HS-Literature and Media: The Verbal and the Visual: Description and Ekphrasis
“My task which I am trying to achieve is, by the power of the written word, […] before all, to make you see! That — and no more: and it is everything!” This is how Joseph Conrad presented what he ... Lesen Sie weiter
“My task which I am trying to achieve is, by the power of the written word, […] before all, to make you see! That — and no more: and it is everything!” This is how Joseph Conrad presented what he considered the main task of the novelist in 1897, i.e. at the end of a century that was obsessed with the visual: Using verbal signs to evoke a visual image. Readers of nineteenth-century fiction are familiar with (and sometimes bored by) the lengthy descriptions of landscapes, interieurs, faces, cities, and dresses. This seminar explores the history, the process, and the function of such a translation of visual into verbal signs, the ways in which literature attempts to make the readers see. We will begin with the history of ekphrasis, the paragone of arts in antiquity, and the rhetorical tradition of enargeia. Then, we will continue with the visual in early modern literature, with hybrid literary forms like the pattern poem, and with the function of the visual in Shakespeare’s Rape of Lucrece. The third and final section deals with descriptions in and illustrations of Victorian prose fiction – with a selection of texts by Dickens, Brontë, Eliot, and Conrad.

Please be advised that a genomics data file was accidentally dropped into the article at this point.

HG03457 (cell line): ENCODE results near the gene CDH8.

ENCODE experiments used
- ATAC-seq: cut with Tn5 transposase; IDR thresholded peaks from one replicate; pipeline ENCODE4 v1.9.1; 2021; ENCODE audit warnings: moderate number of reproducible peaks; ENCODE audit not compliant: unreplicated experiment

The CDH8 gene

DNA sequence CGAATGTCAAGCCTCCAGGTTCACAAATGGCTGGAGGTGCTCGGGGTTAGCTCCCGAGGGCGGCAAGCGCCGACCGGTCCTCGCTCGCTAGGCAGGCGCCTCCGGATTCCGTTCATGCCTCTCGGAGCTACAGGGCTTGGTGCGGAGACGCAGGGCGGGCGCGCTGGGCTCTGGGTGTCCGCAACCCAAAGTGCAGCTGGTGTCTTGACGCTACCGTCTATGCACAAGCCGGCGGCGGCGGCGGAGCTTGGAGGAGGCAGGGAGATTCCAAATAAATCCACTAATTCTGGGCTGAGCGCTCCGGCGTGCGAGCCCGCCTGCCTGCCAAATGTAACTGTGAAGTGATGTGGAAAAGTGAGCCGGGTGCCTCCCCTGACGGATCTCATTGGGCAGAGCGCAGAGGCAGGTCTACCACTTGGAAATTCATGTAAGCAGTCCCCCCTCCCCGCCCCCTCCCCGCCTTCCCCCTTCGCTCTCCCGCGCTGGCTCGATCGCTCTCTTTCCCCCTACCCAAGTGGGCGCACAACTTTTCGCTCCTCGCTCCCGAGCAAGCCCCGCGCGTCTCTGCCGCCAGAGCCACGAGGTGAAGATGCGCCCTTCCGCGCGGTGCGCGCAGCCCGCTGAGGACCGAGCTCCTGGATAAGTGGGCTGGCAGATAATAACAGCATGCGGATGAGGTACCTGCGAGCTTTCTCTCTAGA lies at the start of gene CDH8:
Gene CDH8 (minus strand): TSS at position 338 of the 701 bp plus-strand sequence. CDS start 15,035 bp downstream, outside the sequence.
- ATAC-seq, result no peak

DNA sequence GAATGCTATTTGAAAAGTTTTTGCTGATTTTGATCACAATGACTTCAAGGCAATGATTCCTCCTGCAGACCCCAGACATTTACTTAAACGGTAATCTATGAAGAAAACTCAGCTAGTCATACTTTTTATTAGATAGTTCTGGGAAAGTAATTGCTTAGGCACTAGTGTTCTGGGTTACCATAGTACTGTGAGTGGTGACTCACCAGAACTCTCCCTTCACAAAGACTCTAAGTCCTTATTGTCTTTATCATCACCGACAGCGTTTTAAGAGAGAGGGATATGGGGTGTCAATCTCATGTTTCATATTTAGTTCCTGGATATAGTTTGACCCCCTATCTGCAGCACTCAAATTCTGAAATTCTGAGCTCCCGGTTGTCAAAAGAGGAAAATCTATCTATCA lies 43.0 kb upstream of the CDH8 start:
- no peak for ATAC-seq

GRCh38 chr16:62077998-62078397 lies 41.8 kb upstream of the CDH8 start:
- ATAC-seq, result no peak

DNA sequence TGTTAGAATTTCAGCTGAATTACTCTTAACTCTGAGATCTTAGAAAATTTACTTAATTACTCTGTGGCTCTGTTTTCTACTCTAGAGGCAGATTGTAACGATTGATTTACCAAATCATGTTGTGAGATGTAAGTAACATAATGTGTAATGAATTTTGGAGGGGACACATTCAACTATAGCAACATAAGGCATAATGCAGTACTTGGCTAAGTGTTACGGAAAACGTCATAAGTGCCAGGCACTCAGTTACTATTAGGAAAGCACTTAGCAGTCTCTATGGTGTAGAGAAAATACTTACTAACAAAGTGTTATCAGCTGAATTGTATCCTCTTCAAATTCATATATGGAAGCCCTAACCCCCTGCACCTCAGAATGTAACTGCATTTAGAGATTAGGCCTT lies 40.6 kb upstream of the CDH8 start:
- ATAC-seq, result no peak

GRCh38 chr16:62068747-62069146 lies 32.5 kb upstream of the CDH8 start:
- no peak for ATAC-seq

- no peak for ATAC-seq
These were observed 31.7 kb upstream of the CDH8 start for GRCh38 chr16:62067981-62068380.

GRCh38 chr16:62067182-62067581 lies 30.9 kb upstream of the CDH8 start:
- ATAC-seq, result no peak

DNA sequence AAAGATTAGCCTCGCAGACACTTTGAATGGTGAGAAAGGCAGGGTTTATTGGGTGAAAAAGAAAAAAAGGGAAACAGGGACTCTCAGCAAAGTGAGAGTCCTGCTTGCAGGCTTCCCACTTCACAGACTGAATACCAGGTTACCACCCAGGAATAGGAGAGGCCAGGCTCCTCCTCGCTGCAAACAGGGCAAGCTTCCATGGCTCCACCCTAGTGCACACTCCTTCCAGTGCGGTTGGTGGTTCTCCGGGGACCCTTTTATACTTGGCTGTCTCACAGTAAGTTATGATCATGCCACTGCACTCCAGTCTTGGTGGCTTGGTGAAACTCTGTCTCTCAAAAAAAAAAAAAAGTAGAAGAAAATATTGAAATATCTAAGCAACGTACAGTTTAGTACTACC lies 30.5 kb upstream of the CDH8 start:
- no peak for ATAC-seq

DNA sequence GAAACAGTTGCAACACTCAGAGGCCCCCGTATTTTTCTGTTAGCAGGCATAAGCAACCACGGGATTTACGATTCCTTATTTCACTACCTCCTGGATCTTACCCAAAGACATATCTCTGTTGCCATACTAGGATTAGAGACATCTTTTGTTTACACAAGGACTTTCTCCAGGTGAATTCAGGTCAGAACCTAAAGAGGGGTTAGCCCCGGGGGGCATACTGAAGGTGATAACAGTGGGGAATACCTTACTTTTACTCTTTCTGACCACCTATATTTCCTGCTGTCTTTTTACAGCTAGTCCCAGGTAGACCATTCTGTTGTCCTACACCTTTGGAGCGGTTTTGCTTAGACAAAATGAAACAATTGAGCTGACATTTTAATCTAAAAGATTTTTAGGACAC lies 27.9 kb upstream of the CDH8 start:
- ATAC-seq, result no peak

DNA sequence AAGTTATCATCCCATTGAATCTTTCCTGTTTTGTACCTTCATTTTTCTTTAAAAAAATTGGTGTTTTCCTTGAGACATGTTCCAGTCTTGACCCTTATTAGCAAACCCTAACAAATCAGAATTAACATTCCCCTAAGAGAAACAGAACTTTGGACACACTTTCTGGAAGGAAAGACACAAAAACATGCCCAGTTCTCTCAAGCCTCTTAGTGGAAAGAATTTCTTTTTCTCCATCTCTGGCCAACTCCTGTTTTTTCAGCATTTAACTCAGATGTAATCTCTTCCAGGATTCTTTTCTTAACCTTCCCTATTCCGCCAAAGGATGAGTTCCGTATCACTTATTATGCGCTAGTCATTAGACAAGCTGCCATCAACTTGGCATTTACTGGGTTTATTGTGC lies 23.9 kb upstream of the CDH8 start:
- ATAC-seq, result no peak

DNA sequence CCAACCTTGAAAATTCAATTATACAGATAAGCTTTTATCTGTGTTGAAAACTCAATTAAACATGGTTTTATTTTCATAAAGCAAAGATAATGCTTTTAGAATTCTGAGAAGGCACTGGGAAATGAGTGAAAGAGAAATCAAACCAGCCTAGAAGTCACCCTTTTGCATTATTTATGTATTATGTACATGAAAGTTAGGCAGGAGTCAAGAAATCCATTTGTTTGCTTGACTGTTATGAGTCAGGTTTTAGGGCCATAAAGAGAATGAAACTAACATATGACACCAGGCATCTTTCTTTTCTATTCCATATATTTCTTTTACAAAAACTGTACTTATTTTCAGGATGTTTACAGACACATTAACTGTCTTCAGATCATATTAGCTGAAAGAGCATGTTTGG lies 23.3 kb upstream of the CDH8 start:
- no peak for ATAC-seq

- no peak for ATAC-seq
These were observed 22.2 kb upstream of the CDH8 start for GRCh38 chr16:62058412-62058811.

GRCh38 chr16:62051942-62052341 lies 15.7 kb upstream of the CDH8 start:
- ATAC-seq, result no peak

This seminar will be taught online. It consists of synchronous elements (Zoom conferences) and asynchronous ones (BlackBoard; but also digital tools such as the CliC corpus of nineteenth-century fiction (https://clic.bham.ac.uk/) and the digital annotation tool Perusall (https://perusall.com/)).
A reader with material will be provided at the beginning of the semester.